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Endogenous choice of bank liquidity: the role of fire sales

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Author Info

  • Acharya, Viral

    ()
    (London Business School)

  • Song Shin, Hyun

    ()
    (Princeton University Bendheim Center for Finance)

  • Yorulmazer, Tanju

    ()
    (Federal Reserve Bank of New York)

Abstract

Banks’ liquidity is a crucial determinant of the adversity of banking crises. In this paper, we consider the effect of fire sales and entry during crises on banks’ ex-ante choice of liquid asset holdings. We consider a setting with limited pledgeability of risky cash flows relative to safe ones and a differential expertise between banks and outsiders in employing banking assets. When a large number of banks fail, market for assets clears only at fire-sale prices and outsiders enter the market if prices fall sufficiently low. In such states, there is a private benefit of liquid holdings to banks from purchasing assets. There is also a social benefit since greater banking system liquidity reduces inefficiency from liquidation of assets to outsiders. When pledgeability of risky cash flows is high, for instance, in countries with well-developed capital markets, banks hold less liquidity than is socially optimal due to risk-shifting incentives; otherwise, banks may hold even more liquidity than is socially optimal to capitalise on fire sales. However, if there is a systemic cost associated with crises, for example, in the form of fiscal costs associated with provision of deposit insurance, then socially optimal liquidity may always be higher than the privately optimal one, and, in turn, regulation in the form of prudent liquidity requirements may be desirable. We provide some international evidence on banks’ liquid holdings that is consistent with model’s predictions.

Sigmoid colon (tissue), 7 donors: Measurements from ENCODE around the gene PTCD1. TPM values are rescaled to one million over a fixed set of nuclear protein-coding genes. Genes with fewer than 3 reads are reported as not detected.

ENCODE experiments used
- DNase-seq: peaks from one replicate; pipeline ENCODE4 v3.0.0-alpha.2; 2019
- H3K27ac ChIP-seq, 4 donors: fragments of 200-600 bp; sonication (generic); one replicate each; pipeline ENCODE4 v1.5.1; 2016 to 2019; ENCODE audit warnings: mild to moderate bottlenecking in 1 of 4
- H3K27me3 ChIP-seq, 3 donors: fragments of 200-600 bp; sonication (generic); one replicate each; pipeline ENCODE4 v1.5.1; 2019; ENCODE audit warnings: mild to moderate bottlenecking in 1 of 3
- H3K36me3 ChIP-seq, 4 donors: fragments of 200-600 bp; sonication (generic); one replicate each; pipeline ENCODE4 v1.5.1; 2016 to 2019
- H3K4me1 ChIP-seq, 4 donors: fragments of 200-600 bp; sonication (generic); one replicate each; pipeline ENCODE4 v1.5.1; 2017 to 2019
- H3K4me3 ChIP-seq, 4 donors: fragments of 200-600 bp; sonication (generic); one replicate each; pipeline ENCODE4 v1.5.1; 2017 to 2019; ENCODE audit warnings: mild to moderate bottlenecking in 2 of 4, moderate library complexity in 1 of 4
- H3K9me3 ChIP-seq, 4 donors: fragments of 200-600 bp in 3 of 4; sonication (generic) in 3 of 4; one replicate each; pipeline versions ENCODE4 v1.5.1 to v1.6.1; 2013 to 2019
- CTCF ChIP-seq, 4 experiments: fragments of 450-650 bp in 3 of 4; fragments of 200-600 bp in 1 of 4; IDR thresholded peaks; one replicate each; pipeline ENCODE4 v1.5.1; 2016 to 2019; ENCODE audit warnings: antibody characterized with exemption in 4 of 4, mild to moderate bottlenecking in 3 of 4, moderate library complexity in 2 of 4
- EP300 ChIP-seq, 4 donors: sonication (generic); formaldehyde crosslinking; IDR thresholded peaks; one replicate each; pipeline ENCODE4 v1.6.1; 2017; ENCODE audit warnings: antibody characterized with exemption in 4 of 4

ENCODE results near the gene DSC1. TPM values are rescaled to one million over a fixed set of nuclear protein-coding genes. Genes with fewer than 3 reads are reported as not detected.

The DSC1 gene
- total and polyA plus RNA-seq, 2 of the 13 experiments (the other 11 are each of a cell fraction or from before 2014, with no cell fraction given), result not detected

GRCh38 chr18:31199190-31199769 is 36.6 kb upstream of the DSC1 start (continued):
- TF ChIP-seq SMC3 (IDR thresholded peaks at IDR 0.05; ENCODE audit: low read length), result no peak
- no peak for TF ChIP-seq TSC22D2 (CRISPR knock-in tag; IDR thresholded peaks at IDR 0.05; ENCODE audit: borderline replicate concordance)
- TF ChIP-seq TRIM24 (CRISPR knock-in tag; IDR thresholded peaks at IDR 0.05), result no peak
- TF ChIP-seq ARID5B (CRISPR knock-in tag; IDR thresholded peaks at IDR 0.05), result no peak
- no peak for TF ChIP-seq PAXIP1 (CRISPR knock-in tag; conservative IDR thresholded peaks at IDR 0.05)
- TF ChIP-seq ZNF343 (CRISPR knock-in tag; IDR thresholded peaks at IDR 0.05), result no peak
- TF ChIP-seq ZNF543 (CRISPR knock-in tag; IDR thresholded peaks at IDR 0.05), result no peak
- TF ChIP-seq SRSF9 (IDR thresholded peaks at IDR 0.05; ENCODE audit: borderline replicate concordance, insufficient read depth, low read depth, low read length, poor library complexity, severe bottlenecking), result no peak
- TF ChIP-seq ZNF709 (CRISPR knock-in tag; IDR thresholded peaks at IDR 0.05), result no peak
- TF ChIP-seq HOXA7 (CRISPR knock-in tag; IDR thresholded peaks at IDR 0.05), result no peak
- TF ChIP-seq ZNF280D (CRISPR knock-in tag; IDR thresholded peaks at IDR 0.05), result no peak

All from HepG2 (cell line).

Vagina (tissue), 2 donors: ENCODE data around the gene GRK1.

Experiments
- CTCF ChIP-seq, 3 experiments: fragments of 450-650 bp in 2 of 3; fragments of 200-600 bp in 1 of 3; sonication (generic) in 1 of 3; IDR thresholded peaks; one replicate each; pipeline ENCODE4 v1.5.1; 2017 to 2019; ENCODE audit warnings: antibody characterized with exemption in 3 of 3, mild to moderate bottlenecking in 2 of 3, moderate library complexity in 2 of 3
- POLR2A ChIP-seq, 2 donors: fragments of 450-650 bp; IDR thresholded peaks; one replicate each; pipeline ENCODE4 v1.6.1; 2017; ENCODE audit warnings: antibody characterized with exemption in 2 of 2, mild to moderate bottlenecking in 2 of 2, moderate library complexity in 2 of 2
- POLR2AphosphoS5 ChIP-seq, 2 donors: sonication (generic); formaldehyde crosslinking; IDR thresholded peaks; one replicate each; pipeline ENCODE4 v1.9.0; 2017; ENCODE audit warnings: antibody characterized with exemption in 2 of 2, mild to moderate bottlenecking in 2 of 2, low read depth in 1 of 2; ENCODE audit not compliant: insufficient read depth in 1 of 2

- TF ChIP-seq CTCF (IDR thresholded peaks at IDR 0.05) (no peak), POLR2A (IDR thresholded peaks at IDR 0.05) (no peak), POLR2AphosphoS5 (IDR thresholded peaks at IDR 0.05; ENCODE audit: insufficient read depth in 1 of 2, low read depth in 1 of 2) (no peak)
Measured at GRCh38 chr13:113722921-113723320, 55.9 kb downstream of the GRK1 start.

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Bibliographic Info

Paper provided by Bank of England in its series Bank of England working papers with number 376.

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Length: 68 pages
Date of creation: 27 Nov 2009
Date of revision:
Handle: RePEc:boe:boeewp:0376

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Keywords: Crises; systemic risk; distress; limited pledgeability; lender of last resort;

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References

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Cited by:
  1. Wolf Wagner, 2009. "Efficient Asset Allocations in the Banking Sector and Financial Regulation," International Journal of Central Banking, International Journal of Central Banking, vol. 5(1), pages 75-95, March.
  2. Upper, Christian, 2011. "Simulation methods to assess the danger of contagion in interbank markets," Journal of Financial Stability, Elsevier, vol. 7(3), pages 111-125, August.
  3. Jan Willem van den End & Mark Kruidhof, 2012. "Modelling the liquidity ratio as macroprudential instrument," DNB Working Papers 342, Netherlands Central Bank, Research Department.
  4. Sujit Kapadia & Matthias Drehmann & John Elliott & Gabriel Sterne, 2012. "Liquidity Risk, Cash Flow Constraints, and Systemic Feedbacks," NBER Chapters, in: Quantifying Systemic Risk, pages 28-61 National Bureau of Economic Research, Inc.
  5. Leo de Haan & Jan Willem van den End, 2012. "Bank liquidity, the maturity ladder, and regulation," DNB Working Papers 346, Netherlands Central Bank, Research Department.

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